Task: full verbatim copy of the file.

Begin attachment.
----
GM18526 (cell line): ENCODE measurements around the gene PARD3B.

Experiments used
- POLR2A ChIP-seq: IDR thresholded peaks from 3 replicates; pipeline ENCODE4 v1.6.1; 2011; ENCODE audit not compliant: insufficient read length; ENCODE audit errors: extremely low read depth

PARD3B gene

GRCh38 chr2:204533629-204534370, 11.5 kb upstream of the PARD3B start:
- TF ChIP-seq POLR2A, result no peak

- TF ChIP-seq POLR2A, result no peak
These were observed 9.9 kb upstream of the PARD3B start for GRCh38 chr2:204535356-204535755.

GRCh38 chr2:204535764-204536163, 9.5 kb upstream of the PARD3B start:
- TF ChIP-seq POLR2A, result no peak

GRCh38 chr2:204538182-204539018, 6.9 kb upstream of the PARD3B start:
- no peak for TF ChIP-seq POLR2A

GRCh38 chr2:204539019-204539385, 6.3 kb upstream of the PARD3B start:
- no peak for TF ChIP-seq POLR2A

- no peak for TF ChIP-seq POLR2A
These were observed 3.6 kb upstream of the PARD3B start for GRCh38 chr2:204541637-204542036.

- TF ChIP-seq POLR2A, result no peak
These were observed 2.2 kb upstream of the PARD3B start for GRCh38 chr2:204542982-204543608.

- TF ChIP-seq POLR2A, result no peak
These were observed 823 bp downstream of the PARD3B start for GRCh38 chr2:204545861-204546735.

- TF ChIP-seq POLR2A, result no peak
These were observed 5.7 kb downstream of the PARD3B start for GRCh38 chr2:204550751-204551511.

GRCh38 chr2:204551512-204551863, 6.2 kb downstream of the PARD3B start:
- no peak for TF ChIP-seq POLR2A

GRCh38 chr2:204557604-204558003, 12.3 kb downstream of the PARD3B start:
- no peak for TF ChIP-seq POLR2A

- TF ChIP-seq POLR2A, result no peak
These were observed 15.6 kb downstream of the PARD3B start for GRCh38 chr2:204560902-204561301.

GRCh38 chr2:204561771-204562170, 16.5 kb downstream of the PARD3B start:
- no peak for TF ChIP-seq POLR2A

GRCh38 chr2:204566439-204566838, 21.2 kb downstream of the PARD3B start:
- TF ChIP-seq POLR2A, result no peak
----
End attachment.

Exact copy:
GM18526 (cell line): ENCODE measurements around the gene PARD3B.

Experiments used
- POLR2A ChIP-seq: IDR thresholded peaks from 3 replicates; pipeline ENCODE4 v1.6.1; 2011; ENCODE audit not compliant: insufficient read length; ENCODE audit errors: extremely low read depth

PARD3B gene

GRCh38 chr2:204533629-204534370, 11.5 kb upstream of the PARD3B start:
- TF ChIP-seq POLR2A, result no peak

- TF ChIP-seq POLR2A, result no peak
These were observed 9.9 kb upstream of the PARD3B start for GRCh38 chr2:204535356-204535755.

GRCh38 chr2:204535764-204536163, 9.5 kb upstream of the PARD3B start:
- TF ChIP-seq POLR2A, result no peak

GRCh38 chr2:204538182-204539018, 6.9 kb upstream of the PARD3B start:
- no peak for TF ChIP-seq POLR2A

GRCh38 chr2:204539019-204539385, 6.3 kb upstream of the PARD3B start:
- no peak for TF ChIP-seq POLR2A

- no peak for TF ChIP-seq POLR2A
These were observed 3.6 kb upstream of the PARD3B start for GRCh38 chr2:204541637-204542036.

- TF ChIP-seq POLR2A, result no peak
These were observed 2.2 kb upstream of the PARD3B start for GRCh38 chr2:204542982-204543608.

- TF ChIP-seq POLR2A, result no peak
These were observed 823 bp downstream of the PARD3B start for GRCh38 chr2:204545861-204546735.

- TF ChIP-seq POLR2A, result no peak
These were observed 5.7 kb downstream of the PARD3B start for GRCh38 chr2:204550751-204551511.

GRCh38 chr2:204551512-204551863, 6.2 kb downstream of the PARD3B start:
- no peak for TF ChIP-seq POLR2A

GRCh38 chr2:204557604-204558003, 12.3 kb downstream of the PARD3B start:
- no peak for TF ChIP-seq POLR2A

- TF ChIP-seq POLR2A, result no peak
These were observed 15.6 kb downstream of the PARD3B start for GRCh38 chr2:204560902-204561301.

GRCh38 chr2:204561771-204562170, 16.5 kb downstream of the PARD3B start:
- no peak for TF ChIP-seq POLR2A

GRCh38 chr2:204566439-204566838, 21.2 kb downstream of the PARD3B start:
- TF ChIP-seq POLR2A, result no peak